Post-pandemic, mental health in the workplace has become a priority as never before — and preventing harassment is at the heart of the issue. One community-based mental health organization puts it this way, “When you are harassed at the workplace, this makes more room for anxiety to appear. There are many anxiety disorders that people can develop through time, and many of them can affect your functioning. You may have constant feelings of fear and anxiety, thoughts that something bad will happen soon, and an inability to work on your tasks because of these thoughts.”
According to a McKinsey study, one in three employees say returning to work, as part of a post-pandemic transition, has had a negative impact on their mental health, making them anxious and depressed.
The study’s findings posit that “employers who recognize and prioritize psychological safety alongside physical safety in their post-pandemic operations can help employees’ mental health and their own efforts to cultivate inclusive workplaces. This support can have concrete effects on critical workplace outcomes, including employee well-being, satisfaction, productivity, and absenteeism.”
A new mental health framework from the U.S. Surgeon General
The United States Surgeon General, Dr. Vivek Murthy, agrees. A recently released Surgeon General’s Framework for Mental Health & Well-Being in the Workplace outlines the foundational role workplaces should play in promoting the health and well-being of workers. “As reports of ‘quiet quitting’ and the Great Resignation have shown, the COVID-19 pandemic has changed the nature of work for many and the relationship that some workers have with their jobs.”
The surgeon general says this framework will “require organizations to rethink how they protect workers from harm, foster a sense of connection among workers, show workers they matter, make space for their lives outside work, and support their growth. It will be worth it, because the benefits will accrue for workers and organizations alike.”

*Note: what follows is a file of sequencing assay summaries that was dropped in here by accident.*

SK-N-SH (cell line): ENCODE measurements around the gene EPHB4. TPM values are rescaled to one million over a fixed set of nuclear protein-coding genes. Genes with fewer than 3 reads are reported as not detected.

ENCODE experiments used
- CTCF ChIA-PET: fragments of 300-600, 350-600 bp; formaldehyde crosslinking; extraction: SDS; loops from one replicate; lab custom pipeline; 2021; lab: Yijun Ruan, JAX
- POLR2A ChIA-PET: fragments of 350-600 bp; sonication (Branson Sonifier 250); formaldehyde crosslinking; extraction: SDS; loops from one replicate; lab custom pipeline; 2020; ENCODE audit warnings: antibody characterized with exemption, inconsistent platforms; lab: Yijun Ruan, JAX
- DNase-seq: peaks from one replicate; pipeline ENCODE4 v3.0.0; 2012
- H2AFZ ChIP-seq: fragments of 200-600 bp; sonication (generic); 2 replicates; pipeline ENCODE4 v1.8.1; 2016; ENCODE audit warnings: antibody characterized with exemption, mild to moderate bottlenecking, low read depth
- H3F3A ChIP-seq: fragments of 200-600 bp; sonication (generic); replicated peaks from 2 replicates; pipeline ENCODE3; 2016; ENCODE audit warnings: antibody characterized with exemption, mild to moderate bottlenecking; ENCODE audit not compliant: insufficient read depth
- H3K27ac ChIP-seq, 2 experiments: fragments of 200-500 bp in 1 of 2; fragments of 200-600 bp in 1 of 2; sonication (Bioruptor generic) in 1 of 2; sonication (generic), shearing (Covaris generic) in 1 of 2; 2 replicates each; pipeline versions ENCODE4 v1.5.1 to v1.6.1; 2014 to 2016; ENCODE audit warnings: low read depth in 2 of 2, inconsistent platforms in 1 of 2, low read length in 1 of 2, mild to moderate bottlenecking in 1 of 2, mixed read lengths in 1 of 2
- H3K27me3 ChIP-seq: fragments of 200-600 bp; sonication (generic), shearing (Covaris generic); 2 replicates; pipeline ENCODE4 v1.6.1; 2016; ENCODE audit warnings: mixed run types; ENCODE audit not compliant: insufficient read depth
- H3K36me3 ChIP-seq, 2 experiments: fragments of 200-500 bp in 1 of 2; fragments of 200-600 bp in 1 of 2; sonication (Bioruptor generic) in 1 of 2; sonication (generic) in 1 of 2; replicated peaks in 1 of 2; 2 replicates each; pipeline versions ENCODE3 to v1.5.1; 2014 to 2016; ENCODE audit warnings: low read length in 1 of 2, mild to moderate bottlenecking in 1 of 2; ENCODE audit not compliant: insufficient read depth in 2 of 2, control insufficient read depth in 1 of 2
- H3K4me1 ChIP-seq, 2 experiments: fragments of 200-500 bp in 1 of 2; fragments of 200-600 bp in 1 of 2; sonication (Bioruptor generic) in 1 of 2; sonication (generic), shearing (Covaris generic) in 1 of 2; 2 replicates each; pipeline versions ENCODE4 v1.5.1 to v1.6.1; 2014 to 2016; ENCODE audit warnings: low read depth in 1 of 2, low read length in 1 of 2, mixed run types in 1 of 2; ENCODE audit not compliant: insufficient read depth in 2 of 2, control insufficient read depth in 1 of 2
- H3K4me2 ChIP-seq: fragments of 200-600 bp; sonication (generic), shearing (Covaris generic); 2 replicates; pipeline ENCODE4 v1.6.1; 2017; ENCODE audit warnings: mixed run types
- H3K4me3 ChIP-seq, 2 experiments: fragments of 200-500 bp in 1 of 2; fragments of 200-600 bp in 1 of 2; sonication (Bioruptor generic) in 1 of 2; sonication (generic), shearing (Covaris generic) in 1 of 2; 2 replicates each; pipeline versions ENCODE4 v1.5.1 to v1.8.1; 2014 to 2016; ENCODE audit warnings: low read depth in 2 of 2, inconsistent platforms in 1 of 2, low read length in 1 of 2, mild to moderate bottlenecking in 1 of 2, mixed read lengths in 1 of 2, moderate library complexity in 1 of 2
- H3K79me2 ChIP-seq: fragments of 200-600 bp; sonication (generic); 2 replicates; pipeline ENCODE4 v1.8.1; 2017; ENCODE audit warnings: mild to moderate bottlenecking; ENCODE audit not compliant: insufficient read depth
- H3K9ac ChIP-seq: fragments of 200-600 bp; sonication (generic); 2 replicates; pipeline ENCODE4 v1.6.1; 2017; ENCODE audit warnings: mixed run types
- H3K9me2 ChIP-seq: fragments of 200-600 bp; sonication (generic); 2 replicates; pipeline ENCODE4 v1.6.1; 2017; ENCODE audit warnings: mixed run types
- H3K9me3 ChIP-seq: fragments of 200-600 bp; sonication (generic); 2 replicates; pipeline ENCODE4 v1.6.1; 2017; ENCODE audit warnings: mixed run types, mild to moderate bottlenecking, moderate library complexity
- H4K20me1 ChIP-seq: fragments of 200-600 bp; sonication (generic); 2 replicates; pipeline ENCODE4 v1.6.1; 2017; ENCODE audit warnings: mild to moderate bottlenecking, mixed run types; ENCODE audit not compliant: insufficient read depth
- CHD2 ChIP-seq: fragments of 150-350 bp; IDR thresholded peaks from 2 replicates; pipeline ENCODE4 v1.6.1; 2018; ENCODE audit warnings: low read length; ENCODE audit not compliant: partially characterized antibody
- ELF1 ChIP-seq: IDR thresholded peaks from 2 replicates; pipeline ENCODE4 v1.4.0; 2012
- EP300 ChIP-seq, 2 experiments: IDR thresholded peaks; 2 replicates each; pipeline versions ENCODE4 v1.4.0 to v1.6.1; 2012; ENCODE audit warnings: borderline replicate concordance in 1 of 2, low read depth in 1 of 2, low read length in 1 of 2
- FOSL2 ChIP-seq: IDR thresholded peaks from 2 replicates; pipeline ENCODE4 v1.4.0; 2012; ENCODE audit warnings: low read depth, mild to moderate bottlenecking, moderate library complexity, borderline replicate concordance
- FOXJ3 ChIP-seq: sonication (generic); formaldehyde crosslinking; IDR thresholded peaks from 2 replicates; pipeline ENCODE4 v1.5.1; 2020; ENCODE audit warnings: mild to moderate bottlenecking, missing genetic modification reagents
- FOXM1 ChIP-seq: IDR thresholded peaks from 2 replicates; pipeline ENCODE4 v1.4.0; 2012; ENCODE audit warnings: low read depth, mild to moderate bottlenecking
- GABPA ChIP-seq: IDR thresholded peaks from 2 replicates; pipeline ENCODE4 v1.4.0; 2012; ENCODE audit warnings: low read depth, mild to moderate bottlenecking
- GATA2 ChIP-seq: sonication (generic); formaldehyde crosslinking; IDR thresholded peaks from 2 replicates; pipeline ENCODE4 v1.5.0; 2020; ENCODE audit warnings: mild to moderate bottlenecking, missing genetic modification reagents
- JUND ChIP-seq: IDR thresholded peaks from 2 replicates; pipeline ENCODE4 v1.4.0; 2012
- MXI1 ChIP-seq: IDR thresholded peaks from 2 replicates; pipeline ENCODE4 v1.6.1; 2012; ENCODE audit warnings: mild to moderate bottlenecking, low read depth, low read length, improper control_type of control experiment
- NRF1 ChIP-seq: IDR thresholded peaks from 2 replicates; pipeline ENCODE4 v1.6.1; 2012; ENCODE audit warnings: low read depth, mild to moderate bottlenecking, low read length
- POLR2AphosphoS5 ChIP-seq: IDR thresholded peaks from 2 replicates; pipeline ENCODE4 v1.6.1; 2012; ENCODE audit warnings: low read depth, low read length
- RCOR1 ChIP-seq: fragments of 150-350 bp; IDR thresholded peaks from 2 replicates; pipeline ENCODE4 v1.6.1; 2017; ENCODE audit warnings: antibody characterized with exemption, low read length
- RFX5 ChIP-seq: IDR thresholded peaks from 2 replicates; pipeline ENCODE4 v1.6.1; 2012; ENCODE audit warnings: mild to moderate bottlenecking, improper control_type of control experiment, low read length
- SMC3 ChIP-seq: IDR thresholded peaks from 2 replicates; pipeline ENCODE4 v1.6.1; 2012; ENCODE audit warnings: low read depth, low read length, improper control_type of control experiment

- 76 percent of U.S. workers in a 2021 survey reported at least one symptom of a mental health condition (anxiety, depression), an increase of 17 percentage points in just two years.
- 81 percent of workers reported they will be looking for workplaces that support mental health in the future.
- 84 percent of respondents reported at least one workplace factor that had a negative impact on their mental health.
The top recommendation should be no surprise. Stated as “protection from harm,” it is described as follows:
Protection from harm: Creating the conditions for physical and psychological safety is a critical foundation for ensuring mental health and well-being in the workplace. To promote practices that better assure protection from harm, workplaces can:
- Prioritize workplace physical and psychological safety
- Enable adequate rest
- Normalize and support focusing on mental health
- Operationalize Diversity, Equity, Inclusion, and Accessibility (DEIA) norms, policies and programs
Let’s dive in deeper to look at what it means to protect employees from harm and consider why harassment prevention is one of the key ways this can be accomplished.
How harassment prevention is connected to mental health
Protection from harm by its very definition requires preventing something bad from happening. That’s why it’s called harassment prevention. That means not only creating awareness about the mental health damage that harassment can do, but also taking concrete action to address behaviors that can ultimately lead up to the legal definition of harassment — such as bullying, microaggressions (slights and barbs sometimes disguised as “jokes”) and other behaviors that demean and minimize others.